“Deep Search” wants to look at the social and political dimensions of how we navigate the deep seas of knowledge. We want to examine the pursuit of categorizing that data and what it means to relate to the world through digital search technologies. Futuristic applications and computational complexity aside, cognitive technologies deliberately designed to yield results in a limited frame of reference, imbed political philosophy in seemingly neutral code. In the daily reality of information overflow it is crucial to acknowledge both arbitrariness and willful designation, and that hierarchies are not miraculously produced by nature itself. Innocent utilities that blend into the routine of everyday work and leisure subtly bend our perception, and weave threads into the fabric of cognitive reality.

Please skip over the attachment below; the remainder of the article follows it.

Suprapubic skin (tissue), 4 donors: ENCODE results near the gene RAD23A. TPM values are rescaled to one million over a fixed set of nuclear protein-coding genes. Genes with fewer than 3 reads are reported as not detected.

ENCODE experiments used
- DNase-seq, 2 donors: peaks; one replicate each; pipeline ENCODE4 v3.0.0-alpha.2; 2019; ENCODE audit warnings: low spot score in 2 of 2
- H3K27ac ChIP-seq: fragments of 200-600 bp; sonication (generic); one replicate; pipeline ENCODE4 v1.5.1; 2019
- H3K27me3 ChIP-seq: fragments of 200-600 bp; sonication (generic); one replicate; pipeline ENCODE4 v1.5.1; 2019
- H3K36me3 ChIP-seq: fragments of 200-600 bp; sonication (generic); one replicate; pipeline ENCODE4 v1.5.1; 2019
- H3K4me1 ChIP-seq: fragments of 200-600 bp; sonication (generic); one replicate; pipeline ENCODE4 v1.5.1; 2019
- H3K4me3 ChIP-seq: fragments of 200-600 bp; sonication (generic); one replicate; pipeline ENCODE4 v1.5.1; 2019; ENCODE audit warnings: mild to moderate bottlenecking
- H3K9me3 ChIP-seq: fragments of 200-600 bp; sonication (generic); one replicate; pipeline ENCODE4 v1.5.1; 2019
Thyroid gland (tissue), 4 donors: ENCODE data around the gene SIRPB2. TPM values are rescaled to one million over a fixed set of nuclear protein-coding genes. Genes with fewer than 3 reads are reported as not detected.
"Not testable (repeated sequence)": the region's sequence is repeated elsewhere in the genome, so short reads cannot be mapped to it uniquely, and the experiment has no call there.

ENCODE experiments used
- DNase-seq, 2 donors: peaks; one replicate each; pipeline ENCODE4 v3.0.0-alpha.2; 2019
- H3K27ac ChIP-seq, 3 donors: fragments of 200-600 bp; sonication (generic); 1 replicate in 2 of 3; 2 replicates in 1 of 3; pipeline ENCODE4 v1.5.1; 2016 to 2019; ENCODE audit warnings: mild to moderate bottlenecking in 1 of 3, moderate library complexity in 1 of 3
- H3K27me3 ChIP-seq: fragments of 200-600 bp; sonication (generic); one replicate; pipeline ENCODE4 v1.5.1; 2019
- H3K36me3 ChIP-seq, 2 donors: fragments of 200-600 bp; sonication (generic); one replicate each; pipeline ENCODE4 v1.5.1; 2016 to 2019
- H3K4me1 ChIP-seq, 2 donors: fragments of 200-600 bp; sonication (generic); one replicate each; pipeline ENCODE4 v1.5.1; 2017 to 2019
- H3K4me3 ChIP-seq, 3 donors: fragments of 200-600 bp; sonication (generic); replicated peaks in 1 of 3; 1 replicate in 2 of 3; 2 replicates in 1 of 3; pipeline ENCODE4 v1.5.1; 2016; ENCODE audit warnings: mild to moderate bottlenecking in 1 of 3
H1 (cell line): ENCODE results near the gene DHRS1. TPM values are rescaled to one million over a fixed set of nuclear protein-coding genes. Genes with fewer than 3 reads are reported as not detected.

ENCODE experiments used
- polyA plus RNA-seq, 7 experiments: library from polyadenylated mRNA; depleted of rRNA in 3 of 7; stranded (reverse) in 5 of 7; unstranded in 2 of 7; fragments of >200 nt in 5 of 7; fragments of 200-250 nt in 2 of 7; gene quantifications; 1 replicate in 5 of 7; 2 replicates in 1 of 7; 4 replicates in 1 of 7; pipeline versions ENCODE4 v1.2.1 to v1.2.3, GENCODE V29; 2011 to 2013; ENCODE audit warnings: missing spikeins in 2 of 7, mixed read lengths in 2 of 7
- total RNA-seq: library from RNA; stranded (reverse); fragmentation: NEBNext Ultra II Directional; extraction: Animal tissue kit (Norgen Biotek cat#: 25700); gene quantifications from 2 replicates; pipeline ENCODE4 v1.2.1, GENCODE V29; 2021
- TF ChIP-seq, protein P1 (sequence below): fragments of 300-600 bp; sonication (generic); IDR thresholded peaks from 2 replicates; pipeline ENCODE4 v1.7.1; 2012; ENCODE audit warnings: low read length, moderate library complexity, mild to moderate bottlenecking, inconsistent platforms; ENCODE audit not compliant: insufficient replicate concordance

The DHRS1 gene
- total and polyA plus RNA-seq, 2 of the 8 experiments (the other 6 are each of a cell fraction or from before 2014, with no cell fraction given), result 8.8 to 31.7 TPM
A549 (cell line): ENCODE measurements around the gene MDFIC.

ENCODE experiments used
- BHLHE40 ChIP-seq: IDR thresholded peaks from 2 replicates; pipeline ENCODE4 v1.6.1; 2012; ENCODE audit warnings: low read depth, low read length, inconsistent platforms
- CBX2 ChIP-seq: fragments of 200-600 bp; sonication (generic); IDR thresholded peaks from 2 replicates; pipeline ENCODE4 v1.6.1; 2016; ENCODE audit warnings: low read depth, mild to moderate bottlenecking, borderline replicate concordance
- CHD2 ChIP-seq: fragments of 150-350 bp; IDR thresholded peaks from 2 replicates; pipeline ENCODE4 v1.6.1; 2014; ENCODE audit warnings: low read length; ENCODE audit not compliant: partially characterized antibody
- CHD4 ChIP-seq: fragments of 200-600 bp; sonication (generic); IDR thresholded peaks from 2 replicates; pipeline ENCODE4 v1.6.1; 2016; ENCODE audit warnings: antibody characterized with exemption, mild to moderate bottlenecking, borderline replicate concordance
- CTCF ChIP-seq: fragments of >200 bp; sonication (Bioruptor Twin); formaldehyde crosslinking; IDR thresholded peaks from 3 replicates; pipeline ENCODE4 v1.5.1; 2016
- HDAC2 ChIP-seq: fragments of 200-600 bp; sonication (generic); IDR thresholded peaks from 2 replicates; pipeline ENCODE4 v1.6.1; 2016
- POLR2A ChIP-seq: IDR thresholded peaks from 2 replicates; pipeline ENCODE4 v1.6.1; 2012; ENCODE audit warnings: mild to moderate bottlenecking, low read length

How is computer readable significance produced, how is meaning involved in machine communication? Where is the emancipatory potential of having access to such vast amounts of information? And where lie the dangers of having to rely on search engines to make use if that information? These questions of culture, context und classification in information systems should not be ignored since what is at stake is nothing less than how we, as individuals and institutions, come to find out about the world. “Deep Search” addresses the social and cultural dimension as well as the information politics and societal implications of search.